There are a number of contributing factors to how unworthy you may feel and how exposed you have been to these contributing factors day in and day out.
So, I am going to give you some real situations which I have witnessed which created these feelings. Please feel free to amplify your experience and what caused and causes your feelings of unworthiness in the comments section.
Growing up in the apartheid era has instilled and engraved a natural state of unworthiness in both men and women. I have also witnessed things myself as well and witnessed a few things outside of my sphere. Here’s my take.
Through my observation, these are contributing factors to feeling unworthy.
a) There was a general fear of being around white South Africans during apartheid.
A lot of people I knew naturally were afraid around white South Africans in general as if they were doing something wrong by default the minute they saw a white person. I felt anxious, like maybe I wasn’t on the right side of the road or I needed to jump off the pavement to let them pass. This came through from television, childhood and teenage experiences. One doesn’t see a flourished equal society if they live in a segregated area with Indian people most of the time. I remember friends who preferred working for an Indian because it made them feel scared and anxious about working for a white person. They said they didn’t feel capable enough, well-spoken or educated enough to be employed by a white South African.
b) Non-white men could not defend themselves when they were treated unfairly. Indians had a law which didn’t allow them to do business where they wanted to during apartheid.
c) Just yesterday I’ve seen an article of a woman who is shocked and depressed. She was attacked on a Ryanair flight.
Here is the article about the lady who was attacked on the Ryan air flight.
As an Indian girl, I was surrounded by women and girls whose worth is/was determined by the males they are surrounded by day in and day out. To some extent, the African, Spanish and Italian culture have similarities here.
a) With regards to the patriarchal society till today, women are told how to dress, what to study, what kind of job they should take, the kind of man they should marry, what to say, when to say it and the list goes on. Women feel like they will let their parents/parent, uncles, brothers, aunties and god knows who else down by making their own decision. Some women have been robbed of their worth by allowing a man to treat them less then they deserve to be treated. What contributes to this is that most women fear how hard it is to make it on their own especially if they are living in a country where unemployment, crime and violence is high. So a lot of women adopt the Spanish quote “Más vale malo conocido que bueno por conocer”. The translation of this quote is “a known evil is better than the unknown good”.
b) During Franco’s era, Spanish women were given sexual standards of conduct, however, none were given to men. Women’s roles were respected as mothers and wives. They were also restricted with regards to a career. They could not divorce, they were not allowed to take contraception, or have an abortion, however, prostitution was allowed.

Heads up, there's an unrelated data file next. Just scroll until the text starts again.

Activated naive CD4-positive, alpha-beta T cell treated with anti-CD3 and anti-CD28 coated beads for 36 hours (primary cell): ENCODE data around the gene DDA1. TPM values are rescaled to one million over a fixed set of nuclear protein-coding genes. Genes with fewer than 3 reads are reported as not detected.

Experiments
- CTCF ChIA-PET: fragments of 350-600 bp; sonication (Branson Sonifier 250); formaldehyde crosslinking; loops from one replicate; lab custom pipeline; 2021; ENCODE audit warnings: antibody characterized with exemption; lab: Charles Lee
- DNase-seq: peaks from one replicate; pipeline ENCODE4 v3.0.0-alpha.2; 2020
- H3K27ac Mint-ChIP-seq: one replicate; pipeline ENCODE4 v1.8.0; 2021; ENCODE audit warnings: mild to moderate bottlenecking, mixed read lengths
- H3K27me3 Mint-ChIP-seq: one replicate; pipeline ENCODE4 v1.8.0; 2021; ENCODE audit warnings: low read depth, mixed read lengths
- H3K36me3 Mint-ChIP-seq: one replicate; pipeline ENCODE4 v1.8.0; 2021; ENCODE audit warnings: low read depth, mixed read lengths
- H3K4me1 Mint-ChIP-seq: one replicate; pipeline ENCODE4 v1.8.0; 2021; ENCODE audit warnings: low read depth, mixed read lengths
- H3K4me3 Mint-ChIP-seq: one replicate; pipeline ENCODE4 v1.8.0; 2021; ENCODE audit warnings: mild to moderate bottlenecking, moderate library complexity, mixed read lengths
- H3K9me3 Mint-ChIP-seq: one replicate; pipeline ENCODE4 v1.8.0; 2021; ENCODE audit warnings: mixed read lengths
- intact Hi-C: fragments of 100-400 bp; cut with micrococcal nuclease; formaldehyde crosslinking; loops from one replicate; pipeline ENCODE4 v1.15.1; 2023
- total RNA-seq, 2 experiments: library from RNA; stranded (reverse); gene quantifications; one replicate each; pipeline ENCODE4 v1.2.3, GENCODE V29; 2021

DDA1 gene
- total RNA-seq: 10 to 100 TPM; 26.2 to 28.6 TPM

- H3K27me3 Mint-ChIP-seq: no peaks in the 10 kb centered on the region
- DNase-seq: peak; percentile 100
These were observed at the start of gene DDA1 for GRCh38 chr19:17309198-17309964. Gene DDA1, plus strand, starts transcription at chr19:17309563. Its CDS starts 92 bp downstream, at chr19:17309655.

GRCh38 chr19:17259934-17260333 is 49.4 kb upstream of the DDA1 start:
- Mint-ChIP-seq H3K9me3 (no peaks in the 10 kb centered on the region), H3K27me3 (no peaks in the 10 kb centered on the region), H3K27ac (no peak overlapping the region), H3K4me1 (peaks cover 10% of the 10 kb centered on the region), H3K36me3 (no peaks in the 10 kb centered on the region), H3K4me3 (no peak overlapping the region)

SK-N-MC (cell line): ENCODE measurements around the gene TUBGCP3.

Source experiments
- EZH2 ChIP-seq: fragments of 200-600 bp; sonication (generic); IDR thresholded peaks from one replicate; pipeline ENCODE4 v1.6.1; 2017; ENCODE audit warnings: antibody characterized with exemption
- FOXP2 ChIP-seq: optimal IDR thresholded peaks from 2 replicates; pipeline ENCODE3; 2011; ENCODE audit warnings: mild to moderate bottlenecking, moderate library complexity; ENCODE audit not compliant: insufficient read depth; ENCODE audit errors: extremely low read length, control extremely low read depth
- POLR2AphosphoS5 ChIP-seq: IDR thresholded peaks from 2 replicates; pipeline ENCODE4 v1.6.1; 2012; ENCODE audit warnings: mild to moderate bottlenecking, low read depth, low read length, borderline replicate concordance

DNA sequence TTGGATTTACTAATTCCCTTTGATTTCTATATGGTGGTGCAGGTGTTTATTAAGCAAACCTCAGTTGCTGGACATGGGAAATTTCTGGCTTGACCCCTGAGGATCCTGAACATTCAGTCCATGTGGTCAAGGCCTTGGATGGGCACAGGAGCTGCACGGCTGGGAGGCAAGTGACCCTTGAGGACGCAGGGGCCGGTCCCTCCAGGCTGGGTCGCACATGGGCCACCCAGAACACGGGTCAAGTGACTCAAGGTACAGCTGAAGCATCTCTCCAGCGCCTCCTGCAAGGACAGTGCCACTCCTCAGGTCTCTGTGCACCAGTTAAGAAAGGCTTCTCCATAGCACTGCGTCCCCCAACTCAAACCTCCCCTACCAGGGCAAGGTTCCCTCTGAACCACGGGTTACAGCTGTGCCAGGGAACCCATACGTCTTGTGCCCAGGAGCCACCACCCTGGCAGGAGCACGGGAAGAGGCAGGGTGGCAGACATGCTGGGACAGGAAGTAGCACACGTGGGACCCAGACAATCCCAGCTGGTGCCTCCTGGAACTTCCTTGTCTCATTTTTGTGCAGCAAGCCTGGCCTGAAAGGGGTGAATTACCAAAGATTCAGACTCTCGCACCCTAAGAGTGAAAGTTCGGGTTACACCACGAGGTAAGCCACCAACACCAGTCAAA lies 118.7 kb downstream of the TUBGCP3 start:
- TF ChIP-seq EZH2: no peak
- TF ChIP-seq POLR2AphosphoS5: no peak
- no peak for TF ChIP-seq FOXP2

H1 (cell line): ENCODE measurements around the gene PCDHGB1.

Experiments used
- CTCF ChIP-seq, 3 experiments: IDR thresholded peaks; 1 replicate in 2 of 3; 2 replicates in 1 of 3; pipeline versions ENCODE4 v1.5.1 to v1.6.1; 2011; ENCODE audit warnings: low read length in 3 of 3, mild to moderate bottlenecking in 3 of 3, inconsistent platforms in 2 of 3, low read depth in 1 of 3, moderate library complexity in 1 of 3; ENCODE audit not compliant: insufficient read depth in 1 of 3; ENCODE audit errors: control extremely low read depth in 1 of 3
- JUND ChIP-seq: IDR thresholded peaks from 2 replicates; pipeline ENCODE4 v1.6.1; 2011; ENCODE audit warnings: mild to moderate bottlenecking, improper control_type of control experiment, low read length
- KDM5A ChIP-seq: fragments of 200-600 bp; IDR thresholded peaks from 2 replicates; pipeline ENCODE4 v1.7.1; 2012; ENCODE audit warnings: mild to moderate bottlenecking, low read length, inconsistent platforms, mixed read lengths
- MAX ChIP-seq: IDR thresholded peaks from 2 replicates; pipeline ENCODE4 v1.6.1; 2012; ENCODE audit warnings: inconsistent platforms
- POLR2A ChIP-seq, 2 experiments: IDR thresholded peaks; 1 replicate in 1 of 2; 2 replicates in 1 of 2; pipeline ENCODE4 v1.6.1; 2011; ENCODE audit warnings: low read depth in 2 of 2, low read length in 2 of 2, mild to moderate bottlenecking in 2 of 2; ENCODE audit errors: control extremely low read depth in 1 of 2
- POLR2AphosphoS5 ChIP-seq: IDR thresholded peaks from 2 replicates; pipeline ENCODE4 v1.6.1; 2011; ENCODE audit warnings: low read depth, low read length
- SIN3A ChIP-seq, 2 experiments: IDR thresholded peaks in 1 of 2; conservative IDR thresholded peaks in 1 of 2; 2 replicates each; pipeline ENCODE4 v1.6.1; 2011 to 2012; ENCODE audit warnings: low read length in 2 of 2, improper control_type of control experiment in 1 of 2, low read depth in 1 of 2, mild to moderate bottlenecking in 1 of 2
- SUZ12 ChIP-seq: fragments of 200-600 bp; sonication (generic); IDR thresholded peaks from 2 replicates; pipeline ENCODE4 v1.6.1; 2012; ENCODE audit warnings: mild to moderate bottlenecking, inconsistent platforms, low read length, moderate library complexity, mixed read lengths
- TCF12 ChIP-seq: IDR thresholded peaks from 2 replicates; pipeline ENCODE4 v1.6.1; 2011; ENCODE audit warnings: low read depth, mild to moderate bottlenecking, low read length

c) In the Hindu culture girls and boys are pressured to holding up the family legacy and the family “pride”. How well you are doing compared to others, and the looming pressure of not becoming a loser. Often the one with a master’s degree is the winner and the one who is trying while they are in an insignificant job, a small house or even no house is a loser.
Man if bullying in the play area was bad just imagine what the bully is like when they’re older.
Being humiliated, name-calling, belittling, exclusion and being gossiped about is something we have all been through at some point in our lives. Sometimes the bully can be your own family members.
You are entitled to do and be who you want to be. People who do not take advantage of the vulnerable are people you call family and friends. These are the people who have been tested and haven’t betrayed your trust.
Have the courage to get up, anchor your beliefs, maybe you can try to meditate or practice affirmations. Start small and you will slowly get back your self-esteem and confidence.
Men and women feel afraid. I mean who doesn’t! Everyone has something to lose, but the ones who aren’t afraid to risk are free or on the path to attain more freedom.
I mean we are all going to die one day, why are we living dead?
There will always be something to be scared of but living in fear isn’t living at all. Let go of the control because no one knows the outcome, not even you.
Please watch this video by Susan David born South African. She is an award-winning psychologist.
I love the part in the video when she mentions “dead people’s goals”.
Susan talks about the gift and power of emotional courage.
5. Roadmap out of Unworthiness
Read Dr. Gail Brenner’s article on Unworthiness and the roadmap out of unworthiness.
Dr. Gail Brenner explains each point below on the roadmap out of unworthiness
- Don’t stay locked into the past
- Challenge your beliefs about yourself
- End the violence
- Be willing to be free
- Risk rejection
- Access your natural resilience
- Start small
- Rinse and Repeat
Here is the link https://gailbrenner.com/2011/01/feeling-unworthy/
Written by T. Dench Patel – Wishing everyone freedom and a life worth living!